5.13 "Subject to vehicular use" means a surface whether paved or not, which is regularly used by motor vehicles. This includes roads, unvegetated road shoulders, bike lanes within the roadway, driveways, parking lots, unfenced firelanes, diesel equipment storage yards, and airport runways.
5.14 "Total Phosphorus" means the phosphorus concentration as determined by a state certified analytical laboratory using EPA 365.3 or SM 4500-P-B, E or an equivalent method.
5.15 "Trophic State Index" means a lake classification system which uses algal biomass as the basis for classification which can be independently measured by chlorophyll a Secchi depth, and total phosphorus concentration.
5.16 "Trophic Status" means a classification which defines lake quality by the degree of biological productivity.
5.17 "Vr" means the site runoff volume generated from the mean annual storm in the developed condition.
6.1 The Lake Desire watershed, as generally identified in the Lake Desire Management Plan, (which is available in summary to all Design Manual subscribers, for purchase at the Surface Water Management Division, for review at the Department of Development and Environmental Services, or on file and available for review at the King County Fairwood Library), contains a phosphorus sensitive lake and is hereby designated a critical lake watershed. This designation is defined as follows:6.1.1 Existing (1993-1994) annual whole-lake total phosphorus concentration for Lake Desire system is 49 mg/l, summer whole-lake total phosphorus is also 49 micrograms/liter.
6.1.2 Whole-lake total phosphorus concentration, chlorophyll a, and Secchi depth indicate that. the Lake Desire system is a eutrophic lake;
6.1.3 Modeling of Lake Desire future trophic status indicates that the lake will become hypereutrophic with a summer whole-lake total phosphorus concentration predicted to be 114 micrograms/liter without additional total phosphorus removal via stormwater treatment, in-lake aeration, and watershed best management practices;
6.1.4 Improving existing trophic status is a goal of the management plan;
6.1.5 Improving existing trophic status requires that 50 percent of total phosphorus loading be removed from all new development prior to discharge to any drainage that enters Lake Desire and construction of an in-lake aeration system; and
6.1.6 Implementation of an in-lake aeration system is the first priority for improving lake water quality as determined in the lake management plan.
6.2 The standards specified in Policy 6.4 of this Public Rule shall apply to all new development or redevelopment proposals located within the Lake Desire watershed which require drainage review as specified in the Design Manual.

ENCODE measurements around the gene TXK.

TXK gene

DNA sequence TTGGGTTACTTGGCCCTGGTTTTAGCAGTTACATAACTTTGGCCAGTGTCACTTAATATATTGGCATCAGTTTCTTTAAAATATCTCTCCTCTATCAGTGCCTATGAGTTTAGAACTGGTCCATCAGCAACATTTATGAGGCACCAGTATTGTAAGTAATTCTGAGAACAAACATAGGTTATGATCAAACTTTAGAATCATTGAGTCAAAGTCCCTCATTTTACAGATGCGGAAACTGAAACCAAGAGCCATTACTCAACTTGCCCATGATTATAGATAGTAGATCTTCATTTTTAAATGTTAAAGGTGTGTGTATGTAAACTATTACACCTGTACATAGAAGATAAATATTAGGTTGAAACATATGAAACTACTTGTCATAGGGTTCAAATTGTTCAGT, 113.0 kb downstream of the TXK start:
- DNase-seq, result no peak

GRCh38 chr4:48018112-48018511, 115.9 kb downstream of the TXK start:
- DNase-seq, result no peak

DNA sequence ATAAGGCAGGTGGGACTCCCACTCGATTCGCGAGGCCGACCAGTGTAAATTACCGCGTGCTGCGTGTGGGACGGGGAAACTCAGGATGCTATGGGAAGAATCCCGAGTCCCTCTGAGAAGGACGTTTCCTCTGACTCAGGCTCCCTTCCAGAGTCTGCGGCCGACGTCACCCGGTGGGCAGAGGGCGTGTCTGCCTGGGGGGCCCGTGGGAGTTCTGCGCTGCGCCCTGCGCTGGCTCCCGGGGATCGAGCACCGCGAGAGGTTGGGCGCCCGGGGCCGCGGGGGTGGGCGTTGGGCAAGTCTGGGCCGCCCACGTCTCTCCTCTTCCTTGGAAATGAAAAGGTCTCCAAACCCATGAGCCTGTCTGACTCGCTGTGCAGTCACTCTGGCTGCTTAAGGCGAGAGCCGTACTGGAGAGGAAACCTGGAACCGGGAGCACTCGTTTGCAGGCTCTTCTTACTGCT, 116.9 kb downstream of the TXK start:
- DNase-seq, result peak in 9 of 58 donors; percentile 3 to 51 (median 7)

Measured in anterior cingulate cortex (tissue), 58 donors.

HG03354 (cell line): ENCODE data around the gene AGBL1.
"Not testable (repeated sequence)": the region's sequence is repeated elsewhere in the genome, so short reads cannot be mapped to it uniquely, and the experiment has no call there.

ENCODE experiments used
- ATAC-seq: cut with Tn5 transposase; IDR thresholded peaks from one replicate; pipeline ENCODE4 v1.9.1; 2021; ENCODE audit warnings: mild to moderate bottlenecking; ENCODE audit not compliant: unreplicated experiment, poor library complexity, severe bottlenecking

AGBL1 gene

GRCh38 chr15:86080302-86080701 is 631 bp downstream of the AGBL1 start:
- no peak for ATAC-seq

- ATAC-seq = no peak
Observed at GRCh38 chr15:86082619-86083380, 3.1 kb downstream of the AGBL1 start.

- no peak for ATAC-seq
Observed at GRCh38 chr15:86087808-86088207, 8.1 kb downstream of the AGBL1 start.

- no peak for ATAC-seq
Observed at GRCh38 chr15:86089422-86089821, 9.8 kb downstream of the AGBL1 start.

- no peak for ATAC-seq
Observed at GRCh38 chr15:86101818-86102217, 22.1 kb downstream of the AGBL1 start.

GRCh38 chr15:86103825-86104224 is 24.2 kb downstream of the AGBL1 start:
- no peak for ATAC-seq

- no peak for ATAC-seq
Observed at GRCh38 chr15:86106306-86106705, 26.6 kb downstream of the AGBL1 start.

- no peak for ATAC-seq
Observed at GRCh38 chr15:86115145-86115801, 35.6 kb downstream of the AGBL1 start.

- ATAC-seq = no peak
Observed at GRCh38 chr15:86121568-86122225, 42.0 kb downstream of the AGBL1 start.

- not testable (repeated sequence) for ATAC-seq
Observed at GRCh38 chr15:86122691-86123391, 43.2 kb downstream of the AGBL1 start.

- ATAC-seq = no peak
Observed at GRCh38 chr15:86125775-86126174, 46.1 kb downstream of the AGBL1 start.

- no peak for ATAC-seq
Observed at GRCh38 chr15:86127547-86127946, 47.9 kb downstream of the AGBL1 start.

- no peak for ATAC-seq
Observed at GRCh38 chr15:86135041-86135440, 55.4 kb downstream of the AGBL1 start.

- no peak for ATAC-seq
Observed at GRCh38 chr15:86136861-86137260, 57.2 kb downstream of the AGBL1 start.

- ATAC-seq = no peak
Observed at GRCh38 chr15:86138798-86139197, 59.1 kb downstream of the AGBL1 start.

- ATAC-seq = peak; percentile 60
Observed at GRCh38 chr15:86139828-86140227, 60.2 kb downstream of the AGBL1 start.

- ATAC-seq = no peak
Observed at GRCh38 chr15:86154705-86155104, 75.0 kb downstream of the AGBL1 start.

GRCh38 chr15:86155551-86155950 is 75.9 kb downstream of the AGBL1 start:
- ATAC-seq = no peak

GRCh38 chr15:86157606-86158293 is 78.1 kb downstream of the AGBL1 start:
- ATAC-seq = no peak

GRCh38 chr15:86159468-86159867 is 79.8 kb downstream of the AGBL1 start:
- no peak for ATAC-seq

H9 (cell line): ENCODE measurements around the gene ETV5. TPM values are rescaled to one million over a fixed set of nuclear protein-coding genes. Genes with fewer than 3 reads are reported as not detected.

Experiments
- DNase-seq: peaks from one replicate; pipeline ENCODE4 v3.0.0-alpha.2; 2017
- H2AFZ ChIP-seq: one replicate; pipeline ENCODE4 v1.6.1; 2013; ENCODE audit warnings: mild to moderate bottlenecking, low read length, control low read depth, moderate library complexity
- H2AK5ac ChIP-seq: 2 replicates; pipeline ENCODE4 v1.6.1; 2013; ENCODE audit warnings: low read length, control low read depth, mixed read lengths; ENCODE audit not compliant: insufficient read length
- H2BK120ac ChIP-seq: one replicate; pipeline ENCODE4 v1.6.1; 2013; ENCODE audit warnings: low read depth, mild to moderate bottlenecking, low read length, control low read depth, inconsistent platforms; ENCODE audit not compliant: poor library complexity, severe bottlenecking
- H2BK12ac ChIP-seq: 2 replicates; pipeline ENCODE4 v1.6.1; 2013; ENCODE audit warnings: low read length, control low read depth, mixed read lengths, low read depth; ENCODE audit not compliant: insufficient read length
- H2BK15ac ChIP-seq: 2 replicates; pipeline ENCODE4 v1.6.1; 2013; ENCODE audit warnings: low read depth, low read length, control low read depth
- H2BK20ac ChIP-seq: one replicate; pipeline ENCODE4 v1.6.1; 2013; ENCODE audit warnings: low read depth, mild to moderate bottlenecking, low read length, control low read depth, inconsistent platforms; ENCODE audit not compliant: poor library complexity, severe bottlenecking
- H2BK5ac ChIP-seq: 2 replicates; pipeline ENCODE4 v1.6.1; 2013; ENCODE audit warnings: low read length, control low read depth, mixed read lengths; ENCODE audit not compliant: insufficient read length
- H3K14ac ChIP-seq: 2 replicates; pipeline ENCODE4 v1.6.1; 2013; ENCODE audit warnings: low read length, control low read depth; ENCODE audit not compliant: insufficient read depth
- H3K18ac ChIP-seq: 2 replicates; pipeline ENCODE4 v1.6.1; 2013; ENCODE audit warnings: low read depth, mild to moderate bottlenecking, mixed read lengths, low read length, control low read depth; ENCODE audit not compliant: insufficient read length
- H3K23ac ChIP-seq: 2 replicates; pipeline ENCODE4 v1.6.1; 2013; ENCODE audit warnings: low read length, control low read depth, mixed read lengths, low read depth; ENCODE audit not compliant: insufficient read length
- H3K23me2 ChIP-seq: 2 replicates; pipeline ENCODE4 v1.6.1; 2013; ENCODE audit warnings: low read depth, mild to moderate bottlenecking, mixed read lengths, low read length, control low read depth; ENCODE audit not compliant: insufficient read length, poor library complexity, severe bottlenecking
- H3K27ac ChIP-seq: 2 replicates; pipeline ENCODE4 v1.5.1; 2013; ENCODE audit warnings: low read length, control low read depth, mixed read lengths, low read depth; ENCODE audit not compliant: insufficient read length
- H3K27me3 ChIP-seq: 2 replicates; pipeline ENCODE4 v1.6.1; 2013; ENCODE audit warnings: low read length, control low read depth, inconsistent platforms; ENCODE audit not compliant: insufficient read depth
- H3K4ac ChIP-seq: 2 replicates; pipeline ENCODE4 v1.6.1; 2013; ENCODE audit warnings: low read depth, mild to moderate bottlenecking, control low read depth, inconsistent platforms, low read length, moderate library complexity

6.3 Development proposals within the Lake Desire watershed may be exempt from management plan requirements if they demonstrate to the satisfaction of the Department of Development and Environmental Services that on-site surface and stormwater runoff drainage does not in fact drain into the Lake Desire watershed as illustrated in Appendix 9.1 of this Public Rule.
6.4 For new or redevelopment projects subject to drainage review which create greater than 5,000 square feet of new and/or replaced pollution generating impervious in the Lake Desire watershed, the following conditions shall apply, unless the conditions identified in Policy 6.3 are documented to the satisfaction of the Department of Development and Environmental Services.6.4.1 All proposed projects meeting the threshold given in 6.4 shall provide a stormwater treatment facility option as specified below. These facilities or facility combination are sized to remove 50 percent of the total phosphorus loading due to development in the Lake Desire Watershed. When the Design Manual update is adopted, these facilities choices shall be replaced by the sensitive lake protection menu, providing the menu goal for total phosphorus removal remains 50 percent or greater. In the interim, the treatment standard for phosphorus sensitive lakes can be fulfilled immediately by implementing one of the following options:188.8.131.52 A wetpond or combined detention/wetpond with a permanent pool volume equal to 4.5 times the volume of runoff (Vr) from the mean annual storm (pond volume = 4.5Vr). The wetpond sizing criteria is described in Appendix 9.3.
184.108.40.206 A two-facility treatment train which involves the use of a biofiltration swale, filter strip, wetpond, basic combined detention and wetpond, or wetvault followed by a linear sand filter, sand filter vault, or basic sand filter (Appendix 9.2). All facilities should be designed using the criteria detailed in Chapter 6 of the February 1996 draft Design Manual. A storage volume of 3Vr, applies to the wetpond, combined detention/wetpond, and wetvault options;220.127.116.11.1 A phosphorus credit may be accrued to substitute for the second water quality facility, provided enough credits are earned. Credit earning actions include: (1) leaving 20 - 65 percent of the site in undisturbed native vegetation; (2) directing runoff to grassy areas with level spreading; (3) covered parking or covered waste disposal and recycling areas isolated from stormwater conveyance system; and (4) covered vehicle washing areas connected to the sanitary sewer system. Each credit action has a range of possible points associated with it. These credits are detailed in Appendix 9.2.